Monkeypox declared an international health emergency

Current monkeypox outbreak was declared by the World Health Organization (WHO) like a public health emergency of international concern (USPPI). It is the level of highest global alerta distinction currently presented only by covid-19 and poliomyelitis.

This is the seventh time such a statement has been made in last 13 years. During this year 2009 it was for the H1N1 virus pandemic (swine flu), in 2014 for the poliomyelitisin the period 2013-2016 due to Ebola outbreak in West Africa, in the years 2015 and 2016 due to virus outbreak Zikaof 2018 to 2020 because of the epidemic Ebola Kivu, and the penultimate by the covid-19 pandemic.

The official WHO statement defines a public health emergency of international concern as “an extraordinary event determined to constitute a public health risk other states through the international spread of diseases and this potentially requires a coordinated international response.”

This decision is made when a situation arises that serious, sudden, unusual or unexpectedwhich has implications for public health beyond the national state border affected and which may require immediate international action. And it seems to be. The recommendations are temporary and require revisions every three months.

The WHO has reported that the risk of monkey pox it is moderate globally, but high in Europe, where most infections have occurred since the outbreak began last spring. From May 6 to July 22, 2022 more than 16,500 cases of monkeypox have been confirmed in at least 74 different countries.

Countries with cases of monkeypox. In orange, countries that reported cases in 2022. In blue, countries that reported cases in previous years. CDC

As this monkeypox epidemic spreads, we are offering the virus an unprecedented opportunity establish themselves in non-African species. This could cause, different countries and continents, recurrent outbreaks in humans. And in the worst case, encouraging more dangerous variants of the virus to evolve. Many reasons to consider the WHO statement timely.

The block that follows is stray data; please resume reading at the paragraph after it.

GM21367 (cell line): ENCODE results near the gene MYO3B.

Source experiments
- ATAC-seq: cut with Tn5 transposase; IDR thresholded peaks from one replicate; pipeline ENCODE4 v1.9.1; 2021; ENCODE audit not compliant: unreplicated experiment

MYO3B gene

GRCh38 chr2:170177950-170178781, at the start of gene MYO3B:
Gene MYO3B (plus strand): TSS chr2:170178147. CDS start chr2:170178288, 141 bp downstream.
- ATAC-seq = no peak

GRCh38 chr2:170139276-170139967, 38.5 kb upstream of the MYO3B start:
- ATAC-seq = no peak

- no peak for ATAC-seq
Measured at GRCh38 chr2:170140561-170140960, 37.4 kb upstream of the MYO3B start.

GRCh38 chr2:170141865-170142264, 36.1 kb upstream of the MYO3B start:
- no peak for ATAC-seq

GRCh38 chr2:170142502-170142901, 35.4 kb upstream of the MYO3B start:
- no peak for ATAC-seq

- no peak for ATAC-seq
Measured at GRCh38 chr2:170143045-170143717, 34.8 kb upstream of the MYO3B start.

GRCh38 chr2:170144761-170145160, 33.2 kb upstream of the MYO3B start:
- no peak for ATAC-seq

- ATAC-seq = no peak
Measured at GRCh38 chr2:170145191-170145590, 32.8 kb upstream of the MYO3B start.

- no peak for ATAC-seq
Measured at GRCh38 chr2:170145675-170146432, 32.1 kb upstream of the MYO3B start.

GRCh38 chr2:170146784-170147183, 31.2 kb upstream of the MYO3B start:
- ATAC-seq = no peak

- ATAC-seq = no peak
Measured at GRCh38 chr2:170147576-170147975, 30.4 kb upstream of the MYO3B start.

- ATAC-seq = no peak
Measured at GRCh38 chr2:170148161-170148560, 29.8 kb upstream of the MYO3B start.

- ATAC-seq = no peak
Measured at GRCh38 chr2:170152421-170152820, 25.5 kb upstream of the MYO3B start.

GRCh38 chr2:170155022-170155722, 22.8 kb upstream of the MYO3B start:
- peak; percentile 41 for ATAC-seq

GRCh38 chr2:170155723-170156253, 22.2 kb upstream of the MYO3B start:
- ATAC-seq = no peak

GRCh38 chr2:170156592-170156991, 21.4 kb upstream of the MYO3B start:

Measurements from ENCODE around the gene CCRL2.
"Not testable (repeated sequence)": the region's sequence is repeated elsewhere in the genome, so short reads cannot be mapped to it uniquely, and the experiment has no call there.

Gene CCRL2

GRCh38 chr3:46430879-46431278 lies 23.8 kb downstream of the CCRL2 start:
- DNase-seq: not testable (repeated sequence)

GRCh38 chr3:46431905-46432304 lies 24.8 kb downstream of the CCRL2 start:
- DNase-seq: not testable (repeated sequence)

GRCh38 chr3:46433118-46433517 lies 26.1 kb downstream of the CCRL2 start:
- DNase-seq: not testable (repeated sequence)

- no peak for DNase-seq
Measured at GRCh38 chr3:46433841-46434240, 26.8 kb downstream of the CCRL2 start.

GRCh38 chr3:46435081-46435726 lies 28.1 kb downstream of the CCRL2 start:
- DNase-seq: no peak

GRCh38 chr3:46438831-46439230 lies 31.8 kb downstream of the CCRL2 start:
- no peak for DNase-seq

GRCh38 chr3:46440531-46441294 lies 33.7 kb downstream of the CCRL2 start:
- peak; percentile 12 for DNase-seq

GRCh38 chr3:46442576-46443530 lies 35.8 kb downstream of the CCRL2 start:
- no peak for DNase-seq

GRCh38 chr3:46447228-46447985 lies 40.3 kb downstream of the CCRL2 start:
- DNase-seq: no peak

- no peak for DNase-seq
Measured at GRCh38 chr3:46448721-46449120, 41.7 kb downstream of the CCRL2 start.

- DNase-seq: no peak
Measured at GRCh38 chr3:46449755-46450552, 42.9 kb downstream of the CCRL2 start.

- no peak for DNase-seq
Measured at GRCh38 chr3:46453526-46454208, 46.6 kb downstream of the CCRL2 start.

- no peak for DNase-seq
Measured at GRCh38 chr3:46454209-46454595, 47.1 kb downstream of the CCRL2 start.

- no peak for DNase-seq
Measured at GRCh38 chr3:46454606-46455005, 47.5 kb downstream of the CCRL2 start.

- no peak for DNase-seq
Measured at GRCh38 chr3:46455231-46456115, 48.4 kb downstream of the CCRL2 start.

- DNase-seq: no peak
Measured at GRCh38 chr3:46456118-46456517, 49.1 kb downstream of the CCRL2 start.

Who and how are they infected?

Currently, this is an epidemic that is concentrated among men who have sex with men, especially those who have multiple partners. This means that we can stop it if we apply the correct strategies in communities with high risk of exposure, which may differ by context and include gay, bisexual and other men who have sex with men. This, yes, avoiding at all times stigmatizing the main people concerned.

At the same time, we must not lose sight of the protection of vulnerable groups (immunocompromised people, children, pregnant women) likely to contract severe monkeypox.

From the onset of symptoms, the monkeypox virus can spread spread from person to person. He does this by direct contact with the infectious rash, scabs, or bodily fluids. But also in contact with respiratory secretions during face to face prolonged or during intimate physical contact, as does sexual contact. In addition, it is enough to touch clothing or bedding that has already been in contact with the infectious rash or the bodily fluids of an infected person for the contagion to occur.

The ace Pregnant women can transmit the virus to the fetus through the placenta.. It is also possible for people to contract monkeypox from infected animals, either by being scratched or bitten by the animal, or by preparing or eating meat or using products from an animal. infected.

monkey pox Getty Images/iStockphoto iSock

It is not currently known whether monkeypox can be spread through semen or vaginal secretions, but monkeypox DNA has been detected in semen up to 11 days after acute infection in humans. For this reason, some health agencies have taken a cautious approach, recommending that confirmed cases use condoms during sex for up to 12 weeks after complete cure of the infection. The illness usually lasts 2 to 4 weeks.

Risk communication and case isolation, among other measures

Actions proposed by WHO include specific risk communication and community engagement, case detection, case isolation and supportive treatment, contact tracing and even a specific vaccination for people with high risk exposure to monkeypox.

The statement should broaden the technical, financial and human resources possible and maintain mutual accountability for the actions of affected communities. Moreover, it puts additional pressure on governments to act.

we still have time to control the current epidemic and prevent the possibility of humans infected with the virus spreading it to wildlife outside of Africa. Let’s not miss this opportunity, it may be the last.

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